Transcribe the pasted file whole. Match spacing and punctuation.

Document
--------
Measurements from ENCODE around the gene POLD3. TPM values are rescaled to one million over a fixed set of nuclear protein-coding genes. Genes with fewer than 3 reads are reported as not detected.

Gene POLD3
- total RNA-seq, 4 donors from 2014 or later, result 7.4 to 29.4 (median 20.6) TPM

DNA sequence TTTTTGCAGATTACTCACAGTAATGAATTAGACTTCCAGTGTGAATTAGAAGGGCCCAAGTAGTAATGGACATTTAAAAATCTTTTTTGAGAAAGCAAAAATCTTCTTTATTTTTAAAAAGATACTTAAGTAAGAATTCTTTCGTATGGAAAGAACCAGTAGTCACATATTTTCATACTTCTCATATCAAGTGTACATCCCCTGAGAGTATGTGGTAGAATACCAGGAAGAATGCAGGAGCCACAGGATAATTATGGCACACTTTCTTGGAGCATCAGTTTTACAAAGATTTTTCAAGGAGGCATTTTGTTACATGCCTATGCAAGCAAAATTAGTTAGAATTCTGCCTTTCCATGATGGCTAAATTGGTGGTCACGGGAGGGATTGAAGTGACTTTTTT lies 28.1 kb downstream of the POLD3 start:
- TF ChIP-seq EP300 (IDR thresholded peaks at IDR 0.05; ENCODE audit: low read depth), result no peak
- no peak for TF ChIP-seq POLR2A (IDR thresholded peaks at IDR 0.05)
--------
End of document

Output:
Measurements from ENCODE around the gene POLD3. TPM values are rescaled to one million over a fixed set of nuclear protein-coding genes. Genes with fewer than 3 reads are reported as not detected.

Gene POLD3
- total RNA-seq, 4 donors from 2014 or later, result 7.4 to 29.4 (median 20.6) TPM

DNA sequence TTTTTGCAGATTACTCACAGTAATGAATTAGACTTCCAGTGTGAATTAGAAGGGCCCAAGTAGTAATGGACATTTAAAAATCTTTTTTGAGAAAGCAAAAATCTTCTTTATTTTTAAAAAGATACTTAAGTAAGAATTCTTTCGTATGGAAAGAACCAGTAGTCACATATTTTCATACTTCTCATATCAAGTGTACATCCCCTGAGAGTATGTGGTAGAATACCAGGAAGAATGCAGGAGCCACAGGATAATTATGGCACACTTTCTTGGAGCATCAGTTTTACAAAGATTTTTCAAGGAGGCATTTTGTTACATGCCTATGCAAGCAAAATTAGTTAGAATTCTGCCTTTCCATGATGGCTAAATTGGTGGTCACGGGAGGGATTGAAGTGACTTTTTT lies 28.1 kb downstream of the POLD3 start:
- TF ChIP-seq EP300 (IDR thresholded peaks at IDR 0.05; ENCODE audit: low read depth), result no peak
- no peak for TF ChIP-seq POLR2A (IDR thresholded peaks at IDR 0.05)